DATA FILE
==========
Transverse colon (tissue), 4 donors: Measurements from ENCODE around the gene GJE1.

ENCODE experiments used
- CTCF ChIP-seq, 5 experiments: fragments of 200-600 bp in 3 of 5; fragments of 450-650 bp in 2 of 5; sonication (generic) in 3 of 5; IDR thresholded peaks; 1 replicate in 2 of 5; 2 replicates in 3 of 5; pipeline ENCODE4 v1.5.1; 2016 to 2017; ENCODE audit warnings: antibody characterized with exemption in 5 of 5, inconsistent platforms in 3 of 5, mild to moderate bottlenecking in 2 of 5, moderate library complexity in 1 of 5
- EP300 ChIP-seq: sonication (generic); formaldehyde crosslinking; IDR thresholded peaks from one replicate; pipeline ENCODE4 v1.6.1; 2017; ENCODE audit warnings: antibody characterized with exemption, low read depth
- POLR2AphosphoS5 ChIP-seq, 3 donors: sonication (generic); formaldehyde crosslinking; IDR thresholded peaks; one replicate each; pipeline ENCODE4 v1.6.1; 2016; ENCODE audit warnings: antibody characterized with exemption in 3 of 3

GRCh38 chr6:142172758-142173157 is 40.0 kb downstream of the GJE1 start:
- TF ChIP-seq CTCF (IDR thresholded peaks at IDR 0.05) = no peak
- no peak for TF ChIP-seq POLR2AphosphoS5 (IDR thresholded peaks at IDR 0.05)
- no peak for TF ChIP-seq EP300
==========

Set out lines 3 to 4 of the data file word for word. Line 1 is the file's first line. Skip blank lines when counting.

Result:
- CTCF ChIP-seq, 5 experiments: fragments of 200-600 bp in 3 of 5; fragments of 450-650 bp in 2 of 5; sonication (generic) in 3 of 5; IDR thresholded peaks; 1 replicate in 2 of 5; 2 replicates in 3 of 5; pipeline ENCODE4 v1.5.1; 2016 to 2017; ENCODE audit warnings: antibody characterized with exemption in 5 of 5, inconsistent platforms in 3 of 5, mild to moderate bottlenecking in 2 of 5, moderate library complexity in 1 of 5
- EP300 ChIP-seq: sonication (generic); formaldehyde crosslinking; IDR thresholded peaks from one replicate; pipeline ENCODE4 v1.6.1; 2017; ENCODE audit warnings: antibody characterized with exemption, low read depth